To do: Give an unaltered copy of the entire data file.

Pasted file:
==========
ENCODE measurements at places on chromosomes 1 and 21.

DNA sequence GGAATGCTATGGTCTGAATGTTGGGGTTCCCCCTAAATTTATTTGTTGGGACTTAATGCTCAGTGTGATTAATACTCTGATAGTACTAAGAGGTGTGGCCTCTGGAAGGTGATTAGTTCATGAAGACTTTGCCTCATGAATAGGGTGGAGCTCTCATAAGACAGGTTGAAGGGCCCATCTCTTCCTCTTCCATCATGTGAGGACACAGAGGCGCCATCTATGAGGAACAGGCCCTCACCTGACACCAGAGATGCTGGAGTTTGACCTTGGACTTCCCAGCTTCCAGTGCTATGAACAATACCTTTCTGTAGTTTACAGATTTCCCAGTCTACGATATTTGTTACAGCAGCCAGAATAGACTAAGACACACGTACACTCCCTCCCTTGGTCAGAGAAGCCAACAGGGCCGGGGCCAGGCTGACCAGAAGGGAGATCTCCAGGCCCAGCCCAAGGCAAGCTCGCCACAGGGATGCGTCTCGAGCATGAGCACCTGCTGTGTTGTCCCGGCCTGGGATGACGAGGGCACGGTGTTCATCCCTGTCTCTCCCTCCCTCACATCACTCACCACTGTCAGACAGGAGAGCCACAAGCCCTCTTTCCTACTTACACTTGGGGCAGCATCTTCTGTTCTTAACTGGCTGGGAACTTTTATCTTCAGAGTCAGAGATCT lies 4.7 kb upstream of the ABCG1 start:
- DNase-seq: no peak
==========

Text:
ENCODE measurements at places on chromosomes 1 and 21.

DNA sequence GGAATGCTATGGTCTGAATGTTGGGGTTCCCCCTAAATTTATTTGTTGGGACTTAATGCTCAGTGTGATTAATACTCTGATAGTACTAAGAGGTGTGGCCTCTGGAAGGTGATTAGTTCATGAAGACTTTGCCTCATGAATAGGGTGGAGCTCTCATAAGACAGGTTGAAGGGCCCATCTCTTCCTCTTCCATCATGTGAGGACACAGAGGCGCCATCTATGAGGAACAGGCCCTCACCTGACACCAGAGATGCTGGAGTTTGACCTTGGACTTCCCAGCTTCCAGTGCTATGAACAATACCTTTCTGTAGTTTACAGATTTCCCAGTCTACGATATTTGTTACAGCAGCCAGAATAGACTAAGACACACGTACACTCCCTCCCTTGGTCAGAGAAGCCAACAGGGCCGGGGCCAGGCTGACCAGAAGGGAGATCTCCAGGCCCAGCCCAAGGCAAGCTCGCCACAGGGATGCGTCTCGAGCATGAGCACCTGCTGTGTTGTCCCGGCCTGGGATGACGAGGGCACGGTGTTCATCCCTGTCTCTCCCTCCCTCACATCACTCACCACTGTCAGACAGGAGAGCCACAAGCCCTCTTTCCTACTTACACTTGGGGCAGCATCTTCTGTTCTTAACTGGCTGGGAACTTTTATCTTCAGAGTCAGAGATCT lies 4.7 kb upstream of the ABCG1 start:
- DNase-seq: no peak